Pope Francis has met countless people at the Vatican and his encounter this week with Facebook founder and CEO Mark Zuckerberg was not the first with leaders of the social media and high-tech world.
Still "It's difficult to imagine two more different world leaders hanging out together. Zuckerberg was raised in a Jewish home, identifies as an atheist, and professes a profound respect for Buddhism," The Atlantic wrote.
The Argentine-born pontiff had already met Apple CEO Tim Cook, Alphabet chairman Eric Schmidt, and Instagram's Kevin Systrom,
Better-known for wearing gray T-shirts, Zuckerberg, wore a dark suit and tie when he met Pope Francis with his wife Priscilla Chan, to talk also about their philanthropy projects, digitaltrends reported.
"We told him how much we admire his message of mercy and tenderness, and how he's found new ways to communicate with people of every faith around the world," he wrote in a post on Facebook.
Zuckerberg sat down with the pontiff Aug. 29 at the Vatican to talk about how Facebook is connecting the world, said digitaltrends.
He knows Francis is no stranger to social media.
PONTIFEX TWITTER ACCOUNT
Back in February, when the Pope visited Mexico, Vatican Radio reported that the number of papal followers on his @Pontifex Twitter account in 9 languages climbed above 27 million.
The most popular language was Spanish with 11,146,700 followers, the second is English with 8,680,000 and the third Italian with 3,365,500.
The other languages in order of popularity are Portuguese, Polish, French, Latin, German and Arabic.
Pope Benedict launched the @Pontifex account on the 12th of December 2012 whilst Pope Francis sent his first tweet on the 17th of March 2013.
"Pope Francis's leadership of the church has been noted for its openness and his concern for the needs of the poor," Jena McGregor wrote in The Washington Post.
"And he appears to recognize the power that tech executives have to help spread ideas, mobilize young Catholics and empower the undeveloped world - but also to shape the tools that can also disrupt how we relate to one another."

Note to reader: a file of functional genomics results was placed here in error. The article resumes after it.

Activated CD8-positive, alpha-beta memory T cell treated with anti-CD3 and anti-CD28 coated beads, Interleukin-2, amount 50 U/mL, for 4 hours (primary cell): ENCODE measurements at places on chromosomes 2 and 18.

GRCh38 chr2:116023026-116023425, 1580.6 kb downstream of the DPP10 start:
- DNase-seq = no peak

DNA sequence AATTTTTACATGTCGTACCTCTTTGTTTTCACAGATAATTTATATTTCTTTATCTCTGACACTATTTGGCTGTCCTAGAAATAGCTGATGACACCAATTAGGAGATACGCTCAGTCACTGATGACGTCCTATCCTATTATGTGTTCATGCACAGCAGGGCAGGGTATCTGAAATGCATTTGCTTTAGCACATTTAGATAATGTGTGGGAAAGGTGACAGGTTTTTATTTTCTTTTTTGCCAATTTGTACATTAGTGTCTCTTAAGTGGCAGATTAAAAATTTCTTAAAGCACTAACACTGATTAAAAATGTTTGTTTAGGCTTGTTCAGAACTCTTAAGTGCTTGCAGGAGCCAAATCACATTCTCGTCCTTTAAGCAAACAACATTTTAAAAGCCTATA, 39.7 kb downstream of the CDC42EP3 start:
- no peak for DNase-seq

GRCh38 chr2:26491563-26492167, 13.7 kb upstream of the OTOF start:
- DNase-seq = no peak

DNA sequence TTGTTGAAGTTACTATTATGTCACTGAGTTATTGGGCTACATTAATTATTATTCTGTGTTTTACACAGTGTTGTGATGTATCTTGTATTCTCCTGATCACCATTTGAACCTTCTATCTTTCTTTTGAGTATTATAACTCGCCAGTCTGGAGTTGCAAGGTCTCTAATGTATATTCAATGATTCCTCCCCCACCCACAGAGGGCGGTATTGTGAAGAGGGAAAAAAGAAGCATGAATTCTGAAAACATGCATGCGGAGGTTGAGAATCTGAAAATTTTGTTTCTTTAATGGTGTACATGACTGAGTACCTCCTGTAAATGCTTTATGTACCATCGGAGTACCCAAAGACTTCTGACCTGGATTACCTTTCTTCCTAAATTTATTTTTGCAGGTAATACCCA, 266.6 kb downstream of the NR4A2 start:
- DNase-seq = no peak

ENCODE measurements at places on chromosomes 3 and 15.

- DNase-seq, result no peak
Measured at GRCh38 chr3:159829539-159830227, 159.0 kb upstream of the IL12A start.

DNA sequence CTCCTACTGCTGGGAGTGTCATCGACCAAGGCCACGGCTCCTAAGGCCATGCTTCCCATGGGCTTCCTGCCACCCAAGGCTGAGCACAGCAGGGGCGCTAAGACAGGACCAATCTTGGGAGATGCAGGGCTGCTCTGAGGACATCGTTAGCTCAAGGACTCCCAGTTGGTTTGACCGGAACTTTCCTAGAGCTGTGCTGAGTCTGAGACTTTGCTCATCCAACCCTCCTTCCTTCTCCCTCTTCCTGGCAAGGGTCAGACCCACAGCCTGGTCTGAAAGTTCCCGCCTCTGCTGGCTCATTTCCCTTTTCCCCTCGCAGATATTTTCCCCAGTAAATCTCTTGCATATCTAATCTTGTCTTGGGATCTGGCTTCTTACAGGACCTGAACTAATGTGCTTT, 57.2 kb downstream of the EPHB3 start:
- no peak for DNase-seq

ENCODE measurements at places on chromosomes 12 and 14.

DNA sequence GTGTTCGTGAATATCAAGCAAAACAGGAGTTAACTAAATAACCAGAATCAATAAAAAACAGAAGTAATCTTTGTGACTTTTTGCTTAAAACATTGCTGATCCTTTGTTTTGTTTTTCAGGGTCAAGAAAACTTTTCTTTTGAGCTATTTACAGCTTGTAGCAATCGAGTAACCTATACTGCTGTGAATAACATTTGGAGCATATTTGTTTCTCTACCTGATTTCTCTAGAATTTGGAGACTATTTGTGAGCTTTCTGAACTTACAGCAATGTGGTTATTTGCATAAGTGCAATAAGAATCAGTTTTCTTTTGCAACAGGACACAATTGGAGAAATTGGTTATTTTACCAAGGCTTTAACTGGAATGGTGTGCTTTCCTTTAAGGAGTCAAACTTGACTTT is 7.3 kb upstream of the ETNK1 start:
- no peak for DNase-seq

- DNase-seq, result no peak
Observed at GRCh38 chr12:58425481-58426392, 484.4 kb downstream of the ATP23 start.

In his 2015 encyclical letter, Francis wrote, "Real relationships with others, with all the challenges they entail, now tend to be replaced by a type of Internet communication which enables us to choose or eliminate relationships at whim."
The Pope said this gives rise "to a new type of contrived emotion which has more to do with devices and displays than with other people and with nature."
But that does not mean the Church is shunning that power, but rather embracing it in reaching out to younger people.
In 2014 remarks on World Communications Day, Francis said "the internet, in particular, offers immense possibilities for encounter and solidarity. This is something truly good, a gift from God."
Still he also acknowledged that "the speed with which information is communicated exceeds our capacity for reflection and judgment, and this does not make for more balanced and proper forms of self-expression.
"The variety of opinions being aired can be seen as helpful, but it also enables people to barricade themselves behind sources of information which only confirm their own wishes and ideas, or political and economic interests."
Zuckerberg's social-media company "claims to have a mission oriented toward creating social good, but in practice, it often leverages its immense influence over the way people use the internet for profit and political power," wrote The Atlantic.
"By his own description, the Facebook founder is interested in saving the world through technology: its use, its development, its spread."
Back in June 2015 , John Bonazzo wrote in observer.com, that Francis is renowned "for the ways in which he eschews technology - he has publicly stated that he no longer watches television, and he also warned young people about wasting time on the Internet.
"But in other ways Francis is the most tech-savvy pontiff yet. He called the Web a "a gift from God" when used properly, and he also tweets frequently to keep the world's Catholics up-to-date on teaching."